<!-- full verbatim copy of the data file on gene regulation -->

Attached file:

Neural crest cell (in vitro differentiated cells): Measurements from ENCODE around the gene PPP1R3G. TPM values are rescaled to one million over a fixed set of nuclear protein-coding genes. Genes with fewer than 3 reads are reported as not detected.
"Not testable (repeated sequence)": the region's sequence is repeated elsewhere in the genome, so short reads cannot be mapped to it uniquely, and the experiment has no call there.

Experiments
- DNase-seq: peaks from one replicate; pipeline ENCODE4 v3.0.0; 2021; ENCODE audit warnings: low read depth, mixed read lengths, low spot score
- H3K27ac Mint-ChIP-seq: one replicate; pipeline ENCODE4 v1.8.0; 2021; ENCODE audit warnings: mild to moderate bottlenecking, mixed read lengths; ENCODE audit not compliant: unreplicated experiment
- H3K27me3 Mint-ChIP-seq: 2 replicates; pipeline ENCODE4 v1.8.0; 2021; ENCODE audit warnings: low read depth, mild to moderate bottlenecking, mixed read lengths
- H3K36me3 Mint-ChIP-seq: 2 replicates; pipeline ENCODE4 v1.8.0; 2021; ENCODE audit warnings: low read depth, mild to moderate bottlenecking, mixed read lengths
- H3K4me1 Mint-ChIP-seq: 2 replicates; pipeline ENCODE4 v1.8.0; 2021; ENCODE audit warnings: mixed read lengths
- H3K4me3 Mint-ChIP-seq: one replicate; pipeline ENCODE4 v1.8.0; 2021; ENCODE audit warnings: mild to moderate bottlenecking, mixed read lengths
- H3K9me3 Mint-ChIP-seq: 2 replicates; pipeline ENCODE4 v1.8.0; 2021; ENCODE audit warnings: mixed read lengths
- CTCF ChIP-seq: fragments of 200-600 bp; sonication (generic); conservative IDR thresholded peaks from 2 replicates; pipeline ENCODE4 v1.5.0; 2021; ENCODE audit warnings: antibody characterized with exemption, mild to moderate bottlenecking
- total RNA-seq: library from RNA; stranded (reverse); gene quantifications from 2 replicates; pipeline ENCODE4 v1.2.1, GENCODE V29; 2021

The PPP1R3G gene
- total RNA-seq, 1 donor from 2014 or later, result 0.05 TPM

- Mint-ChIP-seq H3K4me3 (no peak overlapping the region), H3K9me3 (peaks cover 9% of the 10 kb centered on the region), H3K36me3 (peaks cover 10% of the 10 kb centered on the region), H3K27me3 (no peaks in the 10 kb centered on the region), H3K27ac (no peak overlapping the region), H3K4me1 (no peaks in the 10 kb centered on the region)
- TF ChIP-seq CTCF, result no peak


Neural crest cell (in vitro differentiated cells): Measurements from ENCODE around the gene PPP1R3G. TPM values are rescaled to one million over a fixed set of nuclear protein-coding genes. Genes with fewer than 3 reads are reported as not detected.
"Not testable (repeated sequence)": the region's sequence is repeated elsewhere in the genome, so short reads cannot be mapped to it uniquely, and the experiment has no call there.

Experiments
- DNase-seq: peaks from one replicate; pipeline ENCODE4 v3.0.0; 2021; ENCODE audit warnings: low read depth, mixed read lengths, low spot score
- H3K27ac Mint-ChIP-seq: one replicate; pipeline ENCODE4 v1.8.0; 2021; ENCODE audit warnings: mild to moderate bottlenecking, mixed read lengths; ENCODE audit not compliant: unreplicated experiment
- H3K27me3 Mint-ChIP-seq: 2 replicates; pipeline ENCODE4 v1.8.0; 2021; ENCODE audit warnings: low read depth, mild to moderate bottlenecking, mixed read lengths
- H3K36me3 Mint-ChIP-seq: 2 replicates; pipeline ENCODE4 v1.8.0; 2021; ENCODE audit warnings: low read depth, mild to moderate bottlenecking, mixed read lengths
- H3K4me1 Mint-ChIP-seq: 2 replicates; pipeline ENCODE4 v1.8.0; 2021; ENCODE audit warnings: mixed read lengths
- H3K4me3 Mint-ChIP-seq: one replicate; pipeline ENCODE4 v1.8.0; 2021; ENCODE audit warnings: mild to moderate bottlenecking, mixed read lengths
- H3K9me3 Mint-ChIP-seq: 2 replicates; pipeline ENCODE4 v1.8.0; 2021; ENCODE audit warnings: mixed read lengths
- CTCF ChIP-seq: fragments of 200-600 bp; sonication (generic); conservative IDR thresholded peaks from 2 replicates; pipeline ENCODE4 v1.5.0; 2021; ENCODE audit warnings: antibody characterized with exemption, mild to moderate bottlenecking
- total RNA-seq: library from RNA; stranded (reverse); gene quantifications from 2 replicates; pipeline ENCODE4 v1.2.1, GENCODE V29; 2021

The PPP1R3G gene
- total RNA-seq, 1 donor from 2014 or later, result 0.05 TPM

- Mint-ChIP-seq H3K4me3 (no peak overlapping the region), H3K9me3 (peaks cover 9% of the 10 kb centered on the region), H3K36me3 (peaks cover 10% of the 10 kb centered on the region), H3K27me3 (no peaks in the 10 kb centered on the region), H3K27ac (no peak overlapping the region), H3K4me1 (no peaks in the 10 kb centered on the region)
- TF ChIP-seq CTCF, result no peak